You can buy Stouffer products from Stouffer directly.
Originally Posted by Steve McL
I don't understand this either, Ralph and yet it doesn't seem like a simple typing error such as using the wrong word such as "but".
Originally Posted by RalphLambrecht
Maybe the poster will tell us. I am intrigued
What I believe David is saying is that if you have not used a denistometer in the past, using one will help you determine what a good negative should look like. In his case he has used one in the past and now knows what a good negative looks like, so in his case he does not feel that he needs to purchase another one.
How's that for a guess as to what he meant?
Originally Posted by pentaxuser
Wayne R. Scott can read my mind. Sorry if that was confusing.
Originally Posted by RalphLambrecht
Having worked with a densitometer for a few years I think I'm getting good results and I can pretty much tell what I need to do by inspecting the negs directly and by seeing how they print on paper, and I haven't been testing a lot of unfamiliar materials, so I think I can survive reasonably well without a densitometer at this point.
One of the reasons I think the densitometer and the spot meter became such important tools when Adams, White, Picker and others were promoting the Zone System was that a densitometer made it easier to learn to print from a book, without an experienced teacher to tell you what you could improve and how, and even without access to fine prints as examples. If you could adjust your exposure to get a Zone I density of .1 and your development to get a Zone VIII density of 1.2, you were in the ballpark for most grade 2 enlarging papers, and if you wanted to make grade 3 your target paper or wanted to use a softer or harder enlarging light source, it wasn't rocket science to adjust to the Zone VIII target density a point or two in either direction.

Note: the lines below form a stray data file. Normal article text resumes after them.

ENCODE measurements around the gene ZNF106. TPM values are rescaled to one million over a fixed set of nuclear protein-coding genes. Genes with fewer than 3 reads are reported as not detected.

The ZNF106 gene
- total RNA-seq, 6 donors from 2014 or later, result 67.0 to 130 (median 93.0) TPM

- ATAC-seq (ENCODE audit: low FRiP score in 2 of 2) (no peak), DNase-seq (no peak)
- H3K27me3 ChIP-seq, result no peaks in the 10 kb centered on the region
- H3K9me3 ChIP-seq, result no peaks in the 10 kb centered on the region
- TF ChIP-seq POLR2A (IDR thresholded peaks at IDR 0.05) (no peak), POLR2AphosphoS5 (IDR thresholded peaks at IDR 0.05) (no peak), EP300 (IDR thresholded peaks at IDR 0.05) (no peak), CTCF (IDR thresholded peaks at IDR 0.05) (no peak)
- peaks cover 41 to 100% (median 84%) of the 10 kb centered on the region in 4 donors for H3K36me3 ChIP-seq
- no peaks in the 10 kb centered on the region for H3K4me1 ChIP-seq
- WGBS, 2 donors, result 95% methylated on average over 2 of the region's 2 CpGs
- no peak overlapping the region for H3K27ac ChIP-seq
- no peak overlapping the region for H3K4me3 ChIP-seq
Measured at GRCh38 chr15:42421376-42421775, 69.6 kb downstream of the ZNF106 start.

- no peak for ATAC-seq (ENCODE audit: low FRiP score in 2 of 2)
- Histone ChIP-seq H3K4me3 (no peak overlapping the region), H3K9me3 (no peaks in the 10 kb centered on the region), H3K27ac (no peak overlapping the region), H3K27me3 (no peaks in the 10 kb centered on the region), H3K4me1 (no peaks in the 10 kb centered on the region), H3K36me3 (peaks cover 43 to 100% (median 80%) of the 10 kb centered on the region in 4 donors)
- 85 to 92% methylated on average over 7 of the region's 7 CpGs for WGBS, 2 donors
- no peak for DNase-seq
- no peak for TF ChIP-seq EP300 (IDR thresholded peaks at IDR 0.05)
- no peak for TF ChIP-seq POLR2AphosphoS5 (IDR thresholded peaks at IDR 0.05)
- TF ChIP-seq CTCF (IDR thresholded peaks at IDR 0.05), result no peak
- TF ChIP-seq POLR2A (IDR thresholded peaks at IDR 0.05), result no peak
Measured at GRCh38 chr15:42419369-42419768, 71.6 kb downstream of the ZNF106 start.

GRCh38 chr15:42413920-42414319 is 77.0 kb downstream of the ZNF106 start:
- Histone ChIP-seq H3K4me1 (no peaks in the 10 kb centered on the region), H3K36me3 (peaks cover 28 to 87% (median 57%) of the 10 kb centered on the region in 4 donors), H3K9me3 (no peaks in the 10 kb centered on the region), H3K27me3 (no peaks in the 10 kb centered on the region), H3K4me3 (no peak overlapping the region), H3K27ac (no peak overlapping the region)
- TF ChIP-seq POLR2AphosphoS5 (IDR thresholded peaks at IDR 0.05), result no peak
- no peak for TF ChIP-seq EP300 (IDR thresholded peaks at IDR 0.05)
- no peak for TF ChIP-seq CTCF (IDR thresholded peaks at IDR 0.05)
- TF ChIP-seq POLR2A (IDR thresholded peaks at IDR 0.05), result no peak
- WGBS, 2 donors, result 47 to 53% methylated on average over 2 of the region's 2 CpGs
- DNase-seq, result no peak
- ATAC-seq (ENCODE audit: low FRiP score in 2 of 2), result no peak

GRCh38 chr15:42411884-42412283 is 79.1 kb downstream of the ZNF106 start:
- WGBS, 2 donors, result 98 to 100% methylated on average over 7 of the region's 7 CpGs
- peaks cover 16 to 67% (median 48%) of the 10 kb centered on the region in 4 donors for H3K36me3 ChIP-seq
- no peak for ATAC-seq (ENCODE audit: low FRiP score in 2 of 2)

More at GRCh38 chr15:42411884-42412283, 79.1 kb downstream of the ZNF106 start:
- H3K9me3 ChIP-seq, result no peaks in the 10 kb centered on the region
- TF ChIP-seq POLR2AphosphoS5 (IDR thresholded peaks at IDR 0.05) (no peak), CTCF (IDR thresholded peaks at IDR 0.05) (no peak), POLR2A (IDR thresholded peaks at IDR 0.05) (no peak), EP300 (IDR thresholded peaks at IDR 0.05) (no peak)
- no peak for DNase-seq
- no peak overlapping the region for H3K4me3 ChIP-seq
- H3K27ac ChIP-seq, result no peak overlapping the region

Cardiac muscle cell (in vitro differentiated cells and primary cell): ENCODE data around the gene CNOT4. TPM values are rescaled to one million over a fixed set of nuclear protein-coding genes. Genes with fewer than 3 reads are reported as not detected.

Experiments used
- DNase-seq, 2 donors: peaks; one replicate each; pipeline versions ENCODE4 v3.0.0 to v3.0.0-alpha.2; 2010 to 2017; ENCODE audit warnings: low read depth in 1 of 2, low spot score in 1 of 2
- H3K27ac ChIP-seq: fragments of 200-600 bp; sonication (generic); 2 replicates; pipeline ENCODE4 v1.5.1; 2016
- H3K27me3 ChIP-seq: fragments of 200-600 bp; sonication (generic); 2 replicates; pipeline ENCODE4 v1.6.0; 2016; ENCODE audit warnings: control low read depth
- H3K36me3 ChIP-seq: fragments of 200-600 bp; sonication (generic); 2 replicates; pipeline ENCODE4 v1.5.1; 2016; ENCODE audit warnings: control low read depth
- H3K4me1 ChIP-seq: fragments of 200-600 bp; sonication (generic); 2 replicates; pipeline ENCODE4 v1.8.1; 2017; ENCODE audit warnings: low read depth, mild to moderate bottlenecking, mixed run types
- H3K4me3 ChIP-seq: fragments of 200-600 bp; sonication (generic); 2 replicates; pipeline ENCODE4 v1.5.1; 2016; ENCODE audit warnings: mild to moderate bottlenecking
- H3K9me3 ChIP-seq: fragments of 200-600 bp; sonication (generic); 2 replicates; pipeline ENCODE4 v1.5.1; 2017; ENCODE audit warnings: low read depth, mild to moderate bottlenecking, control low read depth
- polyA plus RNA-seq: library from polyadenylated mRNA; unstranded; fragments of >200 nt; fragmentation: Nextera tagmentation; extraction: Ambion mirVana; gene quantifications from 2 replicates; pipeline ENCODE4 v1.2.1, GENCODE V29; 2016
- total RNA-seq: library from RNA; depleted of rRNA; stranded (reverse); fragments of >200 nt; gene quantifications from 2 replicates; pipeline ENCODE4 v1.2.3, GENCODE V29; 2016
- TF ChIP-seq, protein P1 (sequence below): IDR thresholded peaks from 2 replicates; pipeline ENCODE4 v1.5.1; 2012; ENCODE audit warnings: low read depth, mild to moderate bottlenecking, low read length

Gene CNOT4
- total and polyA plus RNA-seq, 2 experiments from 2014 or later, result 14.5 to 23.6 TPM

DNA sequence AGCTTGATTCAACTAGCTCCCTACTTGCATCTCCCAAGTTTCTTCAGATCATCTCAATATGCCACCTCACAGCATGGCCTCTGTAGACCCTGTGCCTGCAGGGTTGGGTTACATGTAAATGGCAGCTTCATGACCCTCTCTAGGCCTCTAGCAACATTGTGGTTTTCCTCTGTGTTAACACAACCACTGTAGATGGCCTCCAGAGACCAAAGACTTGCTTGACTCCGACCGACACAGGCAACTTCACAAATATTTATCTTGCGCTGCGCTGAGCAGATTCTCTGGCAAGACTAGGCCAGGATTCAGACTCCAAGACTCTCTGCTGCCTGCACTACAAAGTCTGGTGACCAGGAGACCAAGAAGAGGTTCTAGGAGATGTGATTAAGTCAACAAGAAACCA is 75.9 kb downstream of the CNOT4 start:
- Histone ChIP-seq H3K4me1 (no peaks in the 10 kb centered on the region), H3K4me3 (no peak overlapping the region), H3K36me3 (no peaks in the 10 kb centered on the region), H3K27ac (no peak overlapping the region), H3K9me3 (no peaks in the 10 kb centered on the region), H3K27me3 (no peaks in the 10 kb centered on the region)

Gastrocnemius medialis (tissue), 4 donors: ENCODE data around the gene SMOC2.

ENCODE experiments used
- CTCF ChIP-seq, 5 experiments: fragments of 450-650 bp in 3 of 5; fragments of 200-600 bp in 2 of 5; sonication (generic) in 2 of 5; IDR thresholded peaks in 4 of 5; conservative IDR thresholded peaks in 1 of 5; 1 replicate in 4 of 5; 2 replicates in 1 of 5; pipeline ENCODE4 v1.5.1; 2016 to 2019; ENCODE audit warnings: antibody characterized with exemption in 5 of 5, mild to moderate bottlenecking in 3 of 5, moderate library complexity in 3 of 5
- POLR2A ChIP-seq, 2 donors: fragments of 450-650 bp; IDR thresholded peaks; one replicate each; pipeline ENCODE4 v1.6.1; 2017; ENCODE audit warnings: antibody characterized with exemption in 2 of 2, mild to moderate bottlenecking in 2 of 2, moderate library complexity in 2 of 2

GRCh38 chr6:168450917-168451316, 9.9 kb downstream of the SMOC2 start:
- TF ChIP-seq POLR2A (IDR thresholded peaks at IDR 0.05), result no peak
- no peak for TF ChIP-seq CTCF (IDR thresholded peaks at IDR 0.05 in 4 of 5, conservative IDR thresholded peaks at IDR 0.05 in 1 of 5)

What I think Adams may not have stressed enough is that by using this method and looking at negatives that work and negatives that don't work so well, it is possible to educate one's eye to learn to expose, develop, and print without a densitometer, and even to make judgments about the quality of the light and the reflectance of familiar subjects without a spot meter.
So sometimes I wish I had a densitometer again, mainly for testing new films efficiently, but I also think that I can manage without one.
I agree. I also rely on the densitometer heavily during printing to check highlights and shadows. After a few hours in the darkroom, my judgement is clouded and everything stars to look good, but the densitometer keeps me honest and forces me to stay on track.
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I have an old macbeth td504 with the colour neg filter set that was gifted to me gratis. It seems to work well enough for my purposes. It orginally came oem with a spare bulb, that mine lacks, I have not bought one. I think that the photomultiplier tube may die first, and if that goes then I will just bin it.
It is very useful to me to see how to deal with batches of long out of date material, when I start to use it for experiments. Then if the experiments on a given lot of old stock are successful, it is used for general purposes, and sometimes even revenue producting projects.
my real name, imagine that.
This is exactly why I got my sensitometers and densitometers back in 2000. I was anticipating a time when one would basically be shooting 'film of the month' as steady supplies of a 'favorite film' will no longer exist.
Originally Posted by David A. Goldfarb
Now when I'm forced into using an 'unknown' film, I fire off a test strip and I can tell right away its speed relative to my favorite, its response to the developer and see if it has a weirdo film curve.
In fact just last month all my local shop had was Tri-x in 100 foot rolls. I actually had to treat that as an 'unknown.' Looking through my records, the last time I used Tri-x was in 1989!
Oh yea, same for developer. My local shop has been out of the T-max one-gallon jugs for 3 months now and now they don't have any of the smaller jugs either. All I have now is Rodinal which I kept just for my 1:100 experiments. This last month I'm forced to using that at 1:25 for everything (and its really a very good general purpose developer for 120 and bigger). So, I have been putting my testing equipment to good use lately.
BTW, does this mean I don't use the "Massive Development Chart?" Absolutely not! With any test, you need a starting point. So I frequently check that resource for my 'first guess' development time for the test strip.
Last edited by ic-racer; 02-24-2010 at 04:41 PM. Click to view previous post history.